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ingratiate

[in-grey-shee-eyt] /ɪnˈgreɪ ʃiˌeɪt/
verb (used with object), ingratiated, ingratiating.
1.
to establish (oneself) in the favor or good graces of others, especially by deliberate effort (usually followed by with):
He ingratiated himself with all the guests.
Origin
1615-1625
1615-25; perhaps < Latin in grātiam into favor, after Italian ingraziare. See in, grace, -ate1
Related forms
ingratiation, noun
ingratiatory
[in-grey-shee-uh-tawr-ee, -tohr-ee] /ɪnˈgreɪ ʃi əˌtɔr i, -ˌtoʊr i/ (Show IPA),
adjective
Dictionary.com Unabridged
Based on the Random House Dictionary, © Random House, Inc. 2014.
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Examples for ingratiation
  • Comment on the way children are being used these days by their elders for purposes of political ingratiation.
  • Most of these roles fall under the category of someone with authority, which leads us to ingratiation.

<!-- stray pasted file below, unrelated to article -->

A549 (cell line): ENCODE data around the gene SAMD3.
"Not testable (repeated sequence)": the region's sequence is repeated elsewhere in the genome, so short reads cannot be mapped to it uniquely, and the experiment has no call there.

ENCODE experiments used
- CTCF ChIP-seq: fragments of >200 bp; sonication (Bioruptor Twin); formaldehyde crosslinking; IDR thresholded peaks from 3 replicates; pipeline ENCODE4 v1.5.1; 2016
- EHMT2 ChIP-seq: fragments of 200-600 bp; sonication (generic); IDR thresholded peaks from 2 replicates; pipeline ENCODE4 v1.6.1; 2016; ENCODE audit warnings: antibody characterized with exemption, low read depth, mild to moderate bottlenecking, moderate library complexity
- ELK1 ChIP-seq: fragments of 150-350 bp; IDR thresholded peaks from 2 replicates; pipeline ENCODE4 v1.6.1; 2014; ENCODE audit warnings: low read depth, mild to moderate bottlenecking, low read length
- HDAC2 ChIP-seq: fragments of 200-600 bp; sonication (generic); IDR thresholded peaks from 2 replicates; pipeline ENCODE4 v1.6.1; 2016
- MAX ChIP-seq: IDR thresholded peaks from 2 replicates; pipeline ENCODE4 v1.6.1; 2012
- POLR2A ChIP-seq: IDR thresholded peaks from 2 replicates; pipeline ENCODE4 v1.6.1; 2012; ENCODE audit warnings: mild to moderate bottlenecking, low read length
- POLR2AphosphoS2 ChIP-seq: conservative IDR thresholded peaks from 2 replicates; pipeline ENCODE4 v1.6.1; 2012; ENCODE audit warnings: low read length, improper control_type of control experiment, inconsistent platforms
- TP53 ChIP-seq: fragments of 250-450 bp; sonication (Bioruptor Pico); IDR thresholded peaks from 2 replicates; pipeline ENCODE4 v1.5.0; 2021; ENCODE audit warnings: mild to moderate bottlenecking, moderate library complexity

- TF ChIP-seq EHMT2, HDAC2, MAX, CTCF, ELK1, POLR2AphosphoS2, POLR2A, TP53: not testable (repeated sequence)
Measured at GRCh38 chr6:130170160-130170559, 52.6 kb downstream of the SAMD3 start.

• ingratiation and access, in any event, are not corruption.
  • ingratiation with the target's co-workers or family members.
British Dictionary definitions for ingratiation

ingratiate

/ɪnˈɡreɪʃɪˌeɪt/
verb
1.
(transitive) often foll by with. to place (oneself) purposely in the favour (of another)
Derived Forms
ingratiating, ingratiatory, adjective
ingratiatingly, adverb
ingratiation, noun
Word Origin
C17: from Latin, from in-² + grātia grace, favour
Collins English Dictionary - Complete & Unabridged 2012 Digital Edition
© William Collins Sons & Co. Ltd. 1979, 1986 © HarperCollins
Publishers 1998, 2000, 2003, 2005, 2006, 2007, 2009, 2012
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Word Origin and History for ingratiation
ingratiate
1622, from It. ingraziare "to bring (oneself) into favor," from L. in gratiam "for the favor of," from in- "in" + gratia "favor, grace."
Online Etymology Dictionary, © 2010 Douglas Harper
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